Yeah, it’s not like it was in the 30s when you could get a whole bunch of unskilled or semi-skilled workers, unemployed workers and have them carve out a walking track in the national park or something like that. So, there are a few examples of projects like that in Australia, where there were unemployed workers employed to do jobs just like that. I might put some links in the show notes. There is some fascinating examples. Okay, Tony, let’s get on to your criticisms of crude Keynesianism. So, you talked about the open economy perspective before. Also in your paper, you talk about the loanable funds view and Ricardian equivalence. So, these are all alternative perspectives. And you write, “These non-Keynesian perspectives backed by a body of empirical evidence tell us extra government spending aimed at bolstering the aggregate demand side has offsetting effects elsewhere in the economy that negate its purpose”. So that’s a very strong statement. I’m interested in the logic and evidence behind that statement. Please, Tony, would you be able to take us through that place?

Tony Makin  21:11

Sure, Gene, I set out the perspectives contrary to the crude Keynesian approach in my book, The Limits To Fiscal Policy, published just a few years ago, where I talk about the offsetting effects to increase government spending. The focus is mainly on increasing government spending as the form of fiscal injection – I hesitate to use the word stimulus because as the book argues, it’s not really in the end stimulus at all. But even before we talk about the open economy perspectives, we can hark back to criticisms that have been made. When you treat the economy as a closed economy, as we said earlier Keynes assumed, and criticisms from way back suggested that once you bring the flow of funds into the economy, then the pressure from government spending will increase interest rates because there’s an increased demand for funds. Governments have to borrow the funds to finance the extra spending. So that would push up interest rates put pressure on interest rates domestically, and that would crowd out domestic investment. So those funds would no longer be available for investment. And a couple of recent papers have talked about and quantified the extent of this when the banking sector is buying large quantities of newly issued government bonds that have been issued to fund the budget deficit, then that’s becoming an asset on their balance sheets instead of loans to the private sector to business for investment purposes. So, that’s one perspective, the sort of classic loanable funds perspective, which is grounded in a grounded in indisputable macro accounting. In fact, if you go to the identities, international accounts, you will come out with that model with the interest rate as the equilibrating variable between saving and investment.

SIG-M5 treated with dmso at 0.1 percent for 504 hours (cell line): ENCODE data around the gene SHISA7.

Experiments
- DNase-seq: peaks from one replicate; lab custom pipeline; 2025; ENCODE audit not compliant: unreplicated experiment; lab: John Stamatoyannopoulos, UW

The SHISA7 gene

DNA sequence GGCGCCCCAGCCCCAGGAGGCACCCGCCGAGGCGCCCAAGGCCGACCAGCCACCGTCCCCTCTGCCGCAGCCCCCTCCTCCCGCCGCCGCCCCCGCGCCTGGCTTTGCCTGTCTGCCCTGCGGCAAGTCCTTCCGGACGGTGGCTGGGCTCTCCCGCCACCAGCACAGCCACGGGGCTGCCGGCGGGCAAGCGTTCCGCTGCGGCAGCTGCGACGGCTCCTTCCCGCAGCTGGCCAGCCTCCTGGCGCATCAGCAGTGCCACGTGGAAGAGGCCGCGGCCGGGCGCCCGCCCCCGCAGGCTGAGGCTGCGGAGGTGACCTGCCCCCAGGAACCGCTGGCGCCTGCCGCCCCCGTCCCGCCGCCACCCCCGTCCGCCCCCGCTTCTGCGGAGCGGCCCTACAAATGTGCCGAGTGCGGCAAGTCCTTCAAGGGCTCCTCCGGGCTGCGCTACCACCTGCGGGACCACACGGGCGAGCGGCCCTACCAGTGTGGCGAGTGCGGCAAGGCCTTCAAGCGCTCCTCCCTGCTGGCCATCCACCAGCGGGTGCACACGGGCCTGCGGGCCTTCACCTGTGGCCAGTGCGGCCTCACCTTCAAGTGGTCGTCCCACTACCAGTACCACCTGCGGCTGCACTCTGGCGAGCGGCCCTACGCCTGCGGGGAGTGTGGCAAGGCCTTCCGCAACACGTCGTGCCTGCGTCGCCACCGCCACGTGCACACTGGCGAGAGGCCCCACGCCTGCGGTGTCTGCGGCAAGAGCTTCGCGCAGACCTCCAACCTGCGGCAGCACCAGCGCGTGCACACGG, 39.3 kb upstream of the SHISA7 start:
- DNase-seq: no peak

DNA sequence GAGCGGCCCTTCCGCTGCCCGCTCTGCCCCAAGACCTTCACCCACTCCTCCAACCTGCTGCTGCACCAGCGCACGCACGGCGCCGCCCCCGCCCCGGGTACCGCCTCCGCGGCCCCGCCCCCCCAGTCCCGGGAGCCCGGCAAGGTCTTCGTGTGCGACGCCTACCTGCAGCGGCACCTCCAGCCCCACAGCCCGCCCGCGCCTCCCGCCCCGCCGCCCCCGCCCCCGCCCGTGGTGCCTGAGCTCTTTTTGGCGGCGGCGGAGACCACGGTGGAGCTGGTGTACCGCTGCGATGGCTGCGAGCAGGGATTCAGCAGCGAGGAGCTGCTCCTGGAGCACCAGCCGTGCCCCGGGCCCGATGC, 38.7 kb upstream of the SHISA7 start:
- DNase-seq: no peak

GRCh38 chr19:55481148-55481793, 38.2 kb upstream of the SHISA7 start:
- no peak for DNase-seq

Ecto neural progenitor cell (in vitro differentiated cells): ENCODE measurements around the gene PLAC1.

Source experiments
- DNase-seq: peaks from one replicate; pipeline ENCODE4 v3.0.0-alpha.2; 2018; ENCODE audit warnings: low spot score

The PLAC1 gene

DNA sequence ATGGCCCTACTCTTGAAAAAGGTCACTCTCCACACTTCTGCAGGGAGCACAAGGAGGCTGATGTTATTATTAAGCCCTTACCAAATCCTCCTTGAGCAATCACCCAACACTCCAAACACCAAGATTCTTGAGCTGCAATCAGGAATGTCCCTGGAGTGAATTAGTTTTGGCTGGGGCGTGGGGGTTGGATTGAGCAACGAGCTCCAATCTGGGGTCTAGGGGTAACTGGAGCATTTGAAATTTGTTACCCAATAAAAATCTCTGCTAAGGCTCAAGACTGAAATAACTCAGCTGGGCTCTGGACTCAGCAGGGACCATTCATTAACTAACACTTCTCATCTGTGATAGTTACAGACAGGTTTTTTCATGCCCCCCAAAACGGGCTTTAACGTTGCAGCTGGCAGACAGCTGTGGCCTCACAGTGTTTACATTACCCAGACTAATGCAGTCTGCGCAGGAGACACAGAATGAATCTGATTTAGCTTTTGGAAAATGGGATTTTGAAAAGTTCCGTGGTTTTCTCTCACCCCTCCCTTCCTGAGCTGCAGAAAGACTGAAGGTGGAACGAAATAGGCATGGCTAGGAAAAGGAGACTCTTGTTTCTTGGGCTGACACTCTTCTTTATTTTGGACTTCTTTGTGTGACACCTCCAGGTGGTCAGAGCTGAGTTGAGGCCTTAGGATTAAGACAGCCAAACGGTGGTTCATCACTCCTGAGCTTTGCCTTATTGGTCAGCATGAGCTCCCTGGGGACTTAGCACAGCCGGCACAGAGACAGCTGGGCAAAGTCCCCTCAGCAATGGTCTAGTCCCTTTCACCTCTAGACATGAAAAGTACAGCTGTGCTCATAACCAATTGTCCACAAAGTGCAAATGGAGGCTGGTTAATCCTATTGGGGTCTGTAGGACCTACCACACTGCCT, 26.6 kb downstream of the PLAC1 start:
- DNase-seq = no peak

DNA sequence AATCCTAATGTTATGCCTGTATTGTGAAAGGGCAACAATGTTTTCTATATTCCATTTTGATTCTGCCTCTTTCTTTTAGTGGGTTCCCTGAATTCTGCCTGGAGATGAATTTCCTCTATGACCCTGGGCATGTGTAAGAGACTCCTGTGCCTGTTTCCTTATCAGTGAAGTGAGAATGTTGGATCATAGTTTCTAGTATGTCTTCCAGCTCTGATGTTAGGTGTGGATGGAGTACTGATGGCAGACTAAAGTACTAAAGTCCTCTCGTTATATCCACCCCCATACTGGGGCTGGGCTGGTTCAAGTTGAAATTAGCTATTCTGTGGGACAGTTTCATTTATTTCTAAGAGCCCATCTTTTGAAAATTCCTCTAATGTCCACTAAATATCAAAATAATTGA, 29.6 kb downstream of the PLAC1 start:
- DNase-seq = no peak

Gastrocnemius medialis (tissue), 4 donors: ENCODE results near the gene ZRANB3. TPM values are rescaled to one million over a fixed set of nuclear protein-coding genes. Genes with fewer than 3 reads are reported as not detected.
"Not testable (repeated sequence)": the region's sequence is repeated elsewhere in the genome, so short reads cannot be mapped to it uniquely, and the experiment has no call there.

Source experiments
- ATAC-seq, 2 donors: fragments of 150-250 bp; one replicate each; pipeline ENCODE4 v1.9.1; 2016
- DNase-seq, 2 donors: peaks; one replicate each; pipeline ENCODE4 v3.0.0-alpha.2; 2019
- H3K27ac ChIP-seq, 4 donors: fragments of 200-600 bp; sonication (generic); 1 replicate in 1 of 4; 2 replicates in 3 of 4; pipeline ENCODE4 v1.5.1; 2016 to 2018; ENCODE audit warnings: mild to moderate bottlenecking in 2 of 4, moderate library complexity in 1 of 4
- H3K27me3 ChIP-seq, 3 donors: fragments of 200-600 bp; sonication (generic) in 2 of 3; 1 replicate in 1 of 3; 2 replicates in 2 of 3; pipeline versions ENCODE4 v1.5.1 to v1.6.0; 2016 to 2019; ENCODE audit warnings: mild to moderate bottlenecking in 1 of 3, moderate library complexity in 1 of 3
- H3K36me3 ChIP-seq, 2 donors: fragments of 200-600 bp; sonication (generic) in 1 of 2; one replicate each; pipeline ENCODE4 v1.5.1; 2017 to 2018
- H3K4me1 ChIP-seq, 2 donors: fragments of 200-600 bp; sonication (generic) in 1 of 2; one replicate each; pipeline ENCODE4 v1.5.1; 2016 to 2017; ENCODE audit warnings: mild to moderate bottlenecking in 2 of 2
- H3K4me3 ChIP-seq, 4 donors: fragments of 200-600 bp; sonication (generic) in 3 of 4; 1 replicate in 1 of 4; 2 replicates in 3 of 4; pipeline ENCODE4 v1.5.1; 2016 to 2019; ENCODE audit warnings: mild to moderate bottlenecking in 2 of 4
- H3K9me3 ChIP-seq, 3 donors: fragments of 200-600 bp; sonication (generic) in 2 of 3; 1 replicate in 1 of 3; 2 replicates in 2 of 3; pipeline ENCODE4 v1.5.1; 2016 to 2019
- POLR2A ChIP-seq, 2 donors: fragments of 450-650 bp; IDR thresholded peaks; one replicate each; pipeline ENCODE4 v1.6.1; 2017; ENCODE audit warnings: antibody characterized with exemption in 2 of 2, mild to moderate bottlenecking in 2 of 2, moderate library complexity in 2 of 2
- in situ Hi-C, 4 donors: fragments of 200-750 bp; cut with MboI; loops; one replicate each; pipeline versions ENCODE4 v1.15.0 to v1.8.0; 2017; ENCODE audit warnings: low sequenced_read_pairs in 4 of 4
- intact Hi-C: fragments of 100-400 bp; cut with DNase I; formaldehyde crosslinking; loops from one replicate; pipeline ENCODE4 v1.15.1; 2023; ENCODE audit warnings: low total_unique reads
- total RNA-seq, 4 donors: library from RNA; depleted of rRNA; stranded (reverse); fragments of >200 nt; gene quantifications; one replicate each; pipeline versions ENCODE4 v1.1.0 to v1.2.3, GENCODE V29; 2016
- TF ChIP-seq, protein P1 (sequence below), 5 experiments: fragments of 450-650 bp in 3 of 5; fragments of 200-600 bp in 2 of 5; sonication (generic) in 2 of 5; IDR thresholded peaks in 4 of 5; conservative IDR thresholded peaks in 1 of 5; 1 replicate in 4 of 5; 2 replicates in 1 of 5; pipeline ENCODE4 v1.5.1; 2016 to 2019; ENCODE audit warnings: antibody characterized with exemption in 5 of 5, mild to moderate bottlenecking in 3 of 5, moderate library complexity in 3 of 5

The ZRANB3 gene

Gene Tunny  23:51

Yeah, so the difference between the classical view and the Keynesian view is that it’s not just the interest rate that leads to the equality of saving and investment, but the adjustment of income. And that’s probably something to cover in an additional episode because we’re going to spend a half an hour or an hour chatting about that. But, yes. So, Paul Krugman, I’ll link to a paper by Krugman on the IS-LM model because IS-LM attempts to integrate that loanable funds view with the Keynesian view. And there’s a huge debate about to what extent it does that adequately. So, I might have to leave that for another discussion.

Tony Makin  24:38

I say I was just about to get on to IS-LM as the next step.

Gene Tunny  24:41

Okay, go ahead. Go ahead.

Tony Makin  24:44

Well, IS-LM was invented by Sir john Hicks, the Nobel Prize winner who, a contemporary of Keynes pointed out to him, in a paper published in the Economica, that Keynes had admitted to address the monetary side of the economy. And so, he introduced money demand and supply and presented the IS-LM framework for the first time. And that framework, again, a closed economy framework, was used by Milton Friedman to say, well, in the monetarist theory, the quantity theory of money explaining how money determines the inflation rate if it’s excessively produced – increased supply of money leads to higher inflation, the classic quantity theory – in that theory there’s no role for the interest rate as a determinant of money demand. And so, Friedman said, “Well, if that is the case, you’re gonna have a vertical LM curve”. And again, listeners might recall there IS-LM analysis and if you’ve got a vertical LM curve, even in a closed economy, if you increase big G, you’re still going to crowd out investment. Right? So, it’s consistent then with loanable funds, but they’re closed economy models. I prefer to stress more the open economy counter arguments to crude Keynesianism, and there’s several models there. So, I could go through those.

Gene Tunny  26:26

Yes, please. If you could take us through that basic mechanism. What happens and how does it offset the impacts of the stimulus?

Tony Makin  26:38